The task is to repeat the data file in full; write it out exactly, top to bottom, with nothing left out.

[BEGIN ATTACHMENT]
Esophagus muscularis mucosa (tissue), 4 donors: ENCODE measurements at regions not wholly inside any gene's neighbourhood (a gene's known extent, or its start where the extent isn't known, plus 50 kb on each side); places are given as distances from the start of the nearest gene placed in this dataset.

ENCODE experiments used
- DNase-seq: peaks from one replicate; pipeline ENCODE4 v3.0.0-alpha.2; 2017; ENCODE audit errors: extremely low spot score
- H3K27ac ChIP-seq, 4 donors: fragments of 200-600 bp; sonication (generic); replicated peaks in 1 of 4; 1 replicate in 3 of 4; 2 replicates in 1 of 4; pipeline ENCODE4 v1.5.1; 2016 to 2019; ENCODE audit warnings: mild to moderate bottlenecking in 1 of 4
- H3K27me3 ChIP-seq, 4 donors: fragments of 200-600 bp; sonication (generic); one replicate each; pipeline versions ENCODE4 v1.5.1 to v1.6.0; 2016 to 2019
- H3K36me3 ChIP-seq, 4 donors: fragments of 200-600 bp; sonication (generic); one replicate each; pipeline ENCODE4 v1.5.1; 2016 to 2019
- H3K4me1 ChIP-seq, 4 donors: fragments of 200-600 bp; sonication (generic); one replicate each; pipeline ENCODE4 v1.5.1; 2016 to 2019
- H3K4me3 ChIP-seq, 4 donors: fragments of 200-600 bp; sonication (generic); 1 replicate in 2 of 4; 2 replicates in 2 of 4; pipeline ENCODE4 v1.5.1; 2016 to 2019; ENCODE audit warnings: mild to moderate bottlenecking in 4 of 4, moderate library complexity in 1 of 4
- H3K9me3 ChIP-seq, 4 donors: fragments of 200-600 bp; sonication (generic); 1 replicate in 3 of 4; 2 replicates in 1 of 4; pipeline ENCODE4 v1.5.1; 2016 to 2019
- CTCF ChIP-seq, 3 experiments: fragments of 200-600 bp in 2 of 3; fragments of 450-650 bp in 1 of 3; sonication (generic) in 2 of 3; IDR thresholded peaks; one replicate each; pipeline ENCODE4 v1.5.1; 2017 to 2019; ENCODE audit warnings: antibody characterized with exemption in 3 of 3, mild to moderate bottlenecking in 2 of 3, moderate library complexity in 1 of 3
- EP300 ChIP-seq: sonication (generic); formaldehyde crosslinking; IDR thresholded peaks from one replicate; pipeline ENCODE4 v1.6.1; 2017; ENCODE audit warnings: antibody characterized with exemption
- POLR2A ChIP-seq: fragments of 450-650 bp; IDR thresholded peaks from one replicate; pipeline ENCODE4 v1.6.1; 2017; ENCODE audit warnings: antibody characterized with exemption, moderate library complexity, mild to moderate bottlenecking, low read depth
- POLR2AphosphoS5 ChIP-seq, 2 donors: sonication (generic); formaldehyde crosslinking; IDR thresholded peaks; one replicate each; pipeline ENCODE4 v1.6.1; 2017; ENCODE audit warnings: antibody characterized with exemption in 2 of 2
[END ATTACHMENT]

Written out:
Esophagus muscularis mucosa (tissue), 4 donors: ENCODE measurements at regions not wholly inside any gene's neighbourhood (a gene's known extent, or its start where the extent isn't known, plus 50 kb on each side); places are given as distances from the start of the nearest gene placed in this dataset.

ENCODE experiments used
- DNase-seq: peaks from one replicate; pipeline ENCODE4 v3.0.0-alpha.2; 2017; ENCODE audit errors: extremely low spot score
- H3K27ac ChIP-seq, 4 donors: fragments of 200-600 bp; sonication (generic); replicated peaks in 1 of 4; 1 replicate in 3 of 4; 2 replicates in 1 of 4; pipeline ENCODE4 v1.5.1; 2016 to 2019; ENCODE audit warnings: mild to moderate bottlenecking in 1 of 4
- H3K27me3 ChIP-seq, 4 donors: fragments of 200-600 bp; sonication (generic); one replicate each; pipeline versions ENCODE4 v1.5.1 to v1.6.0; 2016 to 2019
- H3K36me3 ChIP-seq, 4 donors: fragments of 200-600 bp; sonication (generic); one replicate each; pipeline ENCODE4 v1.5.1; 2016 to 2019
- H3K4me1 ChIP-seq, 4 donors: fragments of 200-600 bp; sonication (generic); one replicate each; pipeline ENCODE4 v1.5.1; 2016 to 2019
- H3K4me3 ChIP-seq, 4 donors: fragments of 200-600 bp; sonication (generic); 1 replicate in 2 of 4; 2 replicates in 2 of 4; pipeline ENCODE4 v1.5.1; 2016 to 2019; ENCODE audit warnings: mild to moderate bottlenecking in 4 of 4, moderate library complexity in 1 of 4
- H3K9me3 ChIP-seq, 4 donors: fragments of 200-600 bp; sonication (generic); 1 replicate in 3 of 4; 2 replicates in 1 of 4; pipeline ENCODE4 v1.5.1; 2016 to 2019
- CTCF ChIP-seq, 3 experiments: fragments of 200-600 bp in 2 of 3; fragments of 450-650 bp in 1 of 3; sonication (generic) in 2 of 3; IDR thresholded peaks; one replicate each; pipeline ENCODE4 v1.5.1; 2017 to 2019; ENCODE audit warnings: antibody characterized with exemption in 3 of 3, mild to moderate bottlenecking in 2 of 3, moderate library complexity in 1 of 3
- EP300 ChIP-seq: sonication (generic); formaldehyde crosslinking; IDR thresholded peaks from one replicate; pipeline ENCODE4 v1.6.1; 2017; ENCODE audit warnings: antibody characterized with exemption
- POLR2A ChIP-seq: fragments of 450-650 bp; IDR thresholded peaks from one replicate; pipeline ENCODE4 v1.6.1; 2017; ENCODE audit warnings: antibody characterized with exemption, moderate library complexity, mild to moderate bottlenecking, low read depth
- POLR2AphosphoS5 ChIP-seq, 2 donors: sonication (generic); formaldehyde crosslinking; IDR thresholded peaks; one replicate each; pipeline ENCODE4 v1.6.1; 2017; ENCODE audit warnings: antibody characterized with exemption in 2 of 2